Most suffrage histories are focused on a few prominent suffrage leaders -- women like Susan B. Anthony, Sojourner Truth, Frances Harper, Elizabeth Cady Stanton, Carrie Chapman Catt, and a few others who are, or should be, household names.
But it took more than a handful of women to win the right to vote for women. The suffrage movement relied on grass-roots organizing from its very beginning. Although the names of most local leaders have been lost to history, with a little digging you may be able to re-identify the women who organized meetings and events in your ancestors' neighborhoods. Even if you can't connect your own ancestor to a local suffrage organization, learning about these local suffrage leaders can open a tantalizing window onto how women activists operated in their neighborhood, and may also reveal hidden connections with your family members -- perhaps they lived next door!
In addition to newspaper articles and the other resources identified on the How to Learn More page, the following resources may help you to identify local suffrage leaders.
Reports of annual conventions, at both the state and national level, usually identify the delegates. State convention proceedings may also provide more detailed accounts about local women and their activities. For information on locating these proceedings reports, see Mapping the Movement.
Not all the subjects of the biographies listed below would be considered "local" suffrage leaders, but each of them did make important contributions to the suffrage movement that have been largely lost to history. Reading their stories may inspire you to learn more about the contributions your own ancestors may have made.
Image credit: NYPL Digital Collections, Image ID 1153462 (Connie Curl-Maxwell, local African American women's leader in Chicago, Illinois).
As early as 1854, Susan B. Anthony introduced the then-novel method of using local "captains" to conduct meetings and carry out suffrage activities within each county of New York. This tactic was later perfected by Carrie Chapman Catt, the founder of the New York City Woman Suffrage Party ("NYCWSP").
Under Catt's system, NYCWSP members were enrolled into Assembly District Units, and selected their own Assembly District Leader, who coordinated local suffrage events and meetings and recruited additional members.
Assembly Districts were the election districts into which New York City was (and still is) divided.
The job of each NYCWSP Assembly District Leader was to persuade the elected representative of her Assembly District to support women's voting rights. This strategy ultimately proved to be highly effective.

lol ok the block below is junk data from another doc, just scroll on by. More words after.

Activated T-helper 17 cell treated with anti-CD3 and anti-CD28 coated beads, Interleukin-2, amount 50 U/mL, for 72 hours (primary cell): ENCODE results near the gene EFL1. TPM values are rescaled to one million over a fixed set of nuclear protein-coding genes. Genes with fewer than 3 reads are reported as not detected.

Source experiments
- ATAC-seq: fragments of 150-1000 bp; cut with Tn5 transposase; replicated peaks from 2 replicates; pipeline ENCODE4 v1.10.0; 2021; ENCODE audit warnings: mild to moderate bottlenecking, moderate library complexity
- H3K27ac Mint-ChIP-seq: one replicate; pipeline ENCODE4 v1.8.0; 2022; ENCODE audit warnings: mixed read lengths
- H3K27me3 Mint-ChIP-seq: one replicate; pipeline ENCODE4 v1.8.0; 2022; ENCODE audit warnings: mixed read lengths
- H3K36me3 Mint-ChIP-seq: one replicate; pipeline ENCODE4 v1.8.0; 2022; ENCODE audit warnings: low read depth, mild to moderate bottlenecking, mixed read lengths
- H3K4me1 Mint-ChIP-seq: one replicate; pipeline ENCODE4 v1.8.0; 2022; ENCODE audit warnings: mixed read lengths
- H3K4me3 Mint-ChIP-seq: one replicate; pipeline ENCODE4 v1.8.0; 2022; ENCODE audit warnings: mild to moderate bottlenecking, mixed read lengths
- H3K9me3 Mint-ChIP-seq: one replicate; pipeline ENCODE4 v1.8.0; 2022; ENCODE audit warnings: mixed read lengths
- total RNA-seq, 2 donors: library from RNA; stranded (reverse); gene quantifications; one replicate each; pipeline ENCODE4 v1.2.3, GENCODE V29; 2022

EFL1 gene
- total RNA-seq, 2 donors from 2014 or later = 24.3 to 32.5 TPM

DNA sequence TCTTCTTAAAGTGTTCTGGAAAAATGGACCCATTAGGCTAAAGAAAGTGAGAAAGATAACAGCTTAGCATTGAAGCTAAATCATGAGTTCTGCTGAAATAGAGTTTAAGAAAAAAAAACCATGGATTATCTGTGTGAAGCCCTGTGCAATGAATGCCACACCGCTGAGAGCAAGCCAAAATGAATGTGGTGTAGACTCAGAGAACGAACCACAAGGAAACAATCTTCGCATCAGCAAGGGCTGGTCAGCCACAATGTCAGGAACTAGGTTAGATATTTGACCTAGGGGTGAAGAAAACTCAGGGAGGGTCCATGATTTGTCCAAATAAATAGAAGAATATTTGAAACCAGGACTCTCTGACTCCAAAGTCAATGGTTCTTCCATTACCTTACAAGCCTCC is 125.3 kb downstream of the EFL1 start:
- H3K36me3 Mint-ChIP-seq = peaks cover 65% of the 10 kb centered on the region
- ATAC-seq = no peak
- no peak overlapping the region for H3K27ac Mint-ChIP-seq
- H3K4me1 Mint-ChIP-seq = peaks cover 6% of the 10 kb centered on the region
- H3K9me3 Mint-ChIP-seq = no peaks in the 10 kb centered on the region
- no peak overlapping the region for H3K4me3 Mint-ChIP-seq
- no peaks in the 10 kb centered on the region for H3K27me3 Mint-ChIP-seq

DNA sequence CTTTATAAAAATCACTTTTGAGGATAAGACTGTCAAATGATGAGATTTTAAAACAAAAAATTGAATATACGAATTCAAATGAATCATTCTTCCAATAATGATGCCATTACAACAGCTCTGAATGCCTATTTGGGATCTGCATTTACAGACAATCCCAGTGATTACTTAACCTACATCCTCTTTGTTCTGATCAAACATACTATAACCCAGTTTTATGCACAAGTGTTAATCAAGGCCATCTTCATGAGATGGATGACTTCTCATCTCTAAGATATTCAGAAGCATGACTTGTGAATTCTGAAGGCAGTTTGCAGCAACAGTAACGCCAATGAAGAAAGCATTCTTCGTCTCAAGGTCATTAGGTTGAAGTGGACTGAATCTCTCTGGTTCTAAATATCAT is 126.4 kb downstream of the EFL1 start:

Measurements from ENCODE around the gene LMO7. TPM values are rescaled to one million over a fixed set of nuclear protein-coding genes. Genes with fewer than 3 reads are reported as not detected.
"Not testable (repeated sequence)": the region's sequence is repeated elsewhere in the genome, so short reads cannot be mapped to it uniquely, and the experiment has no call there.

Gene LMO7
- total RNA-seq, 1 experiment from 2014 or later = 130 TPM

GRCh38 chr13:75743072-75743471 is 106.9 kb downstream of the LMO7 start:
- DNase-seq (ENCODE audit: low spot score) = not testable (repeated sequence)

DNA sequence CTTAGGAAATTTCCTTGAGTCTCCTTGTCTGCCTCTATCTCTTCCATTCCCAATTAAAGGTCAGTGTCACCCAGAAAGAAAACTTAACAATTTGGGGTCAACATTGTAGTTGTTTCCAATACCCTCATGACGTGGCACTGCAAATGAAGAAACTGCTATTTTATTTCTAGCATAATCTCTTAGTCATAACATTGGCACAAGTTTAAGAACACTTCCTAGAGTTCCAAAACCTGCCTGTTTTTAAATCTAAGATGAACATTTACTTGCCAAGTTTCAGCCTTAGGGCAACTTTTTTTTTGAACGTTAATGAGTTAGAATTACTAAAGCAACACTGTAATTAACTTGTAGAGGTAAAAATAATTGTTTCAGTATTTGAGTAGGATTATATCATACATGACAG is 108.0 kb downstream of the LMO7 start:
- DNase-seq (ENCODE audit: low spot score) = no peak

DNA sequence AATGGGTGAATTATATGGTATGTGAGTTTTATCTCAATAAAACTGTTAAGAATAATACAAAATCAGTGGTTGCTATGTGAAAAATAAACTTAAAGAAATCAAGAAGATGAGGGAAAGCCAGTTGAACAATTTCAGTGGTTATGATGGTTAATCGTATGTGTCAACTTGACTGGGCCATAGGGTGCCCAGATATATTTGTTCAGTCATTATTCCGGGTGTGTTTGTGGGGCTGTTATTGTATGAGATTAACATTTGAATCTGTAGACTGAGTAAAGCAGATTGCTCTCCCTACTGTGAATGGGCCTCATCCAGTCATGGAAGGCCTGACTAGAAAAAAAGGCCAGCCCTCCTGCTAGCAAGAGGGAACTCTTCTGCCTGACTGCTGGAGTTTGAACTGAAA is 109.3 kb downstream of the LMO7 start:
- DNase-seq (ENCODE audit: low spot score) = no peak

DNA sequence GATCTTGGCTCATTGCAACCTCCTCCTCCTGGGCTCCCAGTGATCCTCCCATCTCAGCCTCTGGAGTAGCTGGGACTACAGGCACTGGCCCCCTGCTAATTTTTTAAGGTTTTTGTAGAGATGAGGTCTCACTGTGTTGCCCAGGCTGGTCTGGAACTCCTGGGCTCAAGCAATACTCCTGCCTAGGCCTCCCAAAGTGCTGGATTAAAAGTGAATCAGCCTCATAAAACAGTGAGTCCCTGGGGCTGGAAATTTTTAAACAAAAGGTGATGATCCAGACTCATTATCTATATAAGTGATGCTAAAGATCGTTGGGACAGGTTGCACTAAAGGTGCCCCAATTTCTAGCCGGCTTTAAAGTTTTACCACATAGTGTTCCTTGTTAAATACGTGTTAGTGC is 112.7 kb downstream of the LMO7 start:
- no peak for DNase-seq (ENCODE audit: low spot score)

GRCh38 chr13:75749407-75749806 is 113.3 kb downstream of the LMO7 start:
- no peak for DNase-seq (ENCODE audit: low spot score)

These Assembly District Leaders were the "foot soldiers" of the suffrage movement. Although they were far enough down the chain of command that their names are largely forgotten, they are identified (by name and address) in the following sources:
Once you identify the Assembly District leader who was responsible for your ancestors' neighborhood, you can search for their names in newspaper databases to discover additional information about local suffrage activities. It's also interesting to use traditional genealogy resources -- census records, directories, and the like -- to learn more about these individuals. Perhaps an Assembly District leader was your ancestors' next-door neighbor, or went to their church, or had children who attended school with your relatives, or shared a common ethnic or class background.
For an example of how to go about identifying local leaders, and what they might tell you about your own ancestors and/or neighborhoods, see the Case Study tab.
Image credit: Daily Worker and Daily World Photographs Collection, Tamiment Library (Maud Malone, NYPL Librarian and President of the Harlem Equal Rights League).
As an example -- and hopefully, to inspire your own research -- we decided to investigate our own local suffrage leader.
First step: we checked the Assembly District maps available at NYPL and found that in 1915 this address was part of the 27th Assembly District ("A.D. 27").
Next, we used a directory: The 1916 Brooklyn Daily Eagle Almanac, which includes a list of suffrage organizations in New York City, identifies the leader of A.D. 27 for the Woman Suffrage Party as a Miss Eleanor Erving, at 240 East 50th Street.
Time to check census records: A quick search of Ancestry Library Edition revealed an Eleanor C. Erving living at 17 West 50th Street in the 1910 federal census. At that time, Ms. Erving was 34 years old, and lived with her father, John Erving; her mother, Cornelia Van Renssalear Erving; and three unmarried sisters: Susan (46 years old), Katherine (36 years old), and Justine (28 years old). Also living in the household were three servants, all Irish immigrants: the cook, Annie Carey (25 years old), a “chambermaid,” Mary Roddy (26 years old), and a “waitress,” Margaret Welch (21 years old).
In the 1915 New York State census, the family is still living at 17 West 50th Street, but without their mother, who died in 1913, and with three different Irish immigrant servants.
Like most of their mid-town neighbors at the time, the Ervings were wealthy and well-connected. Eleanor's father, John Erving, was a Harvard graduate and lawyer whose name is listed in Americans of Royal Descent: A Collection of Genealogies of American Families Whose Lineage is Traced to the Legitimate Issue of Kings (full text available through HathiTrust). His wife, Cornelia Van Rensselear, was the granddaughter of Stephen Van Rensselear, the “last patroon” of Rensselaerswyck.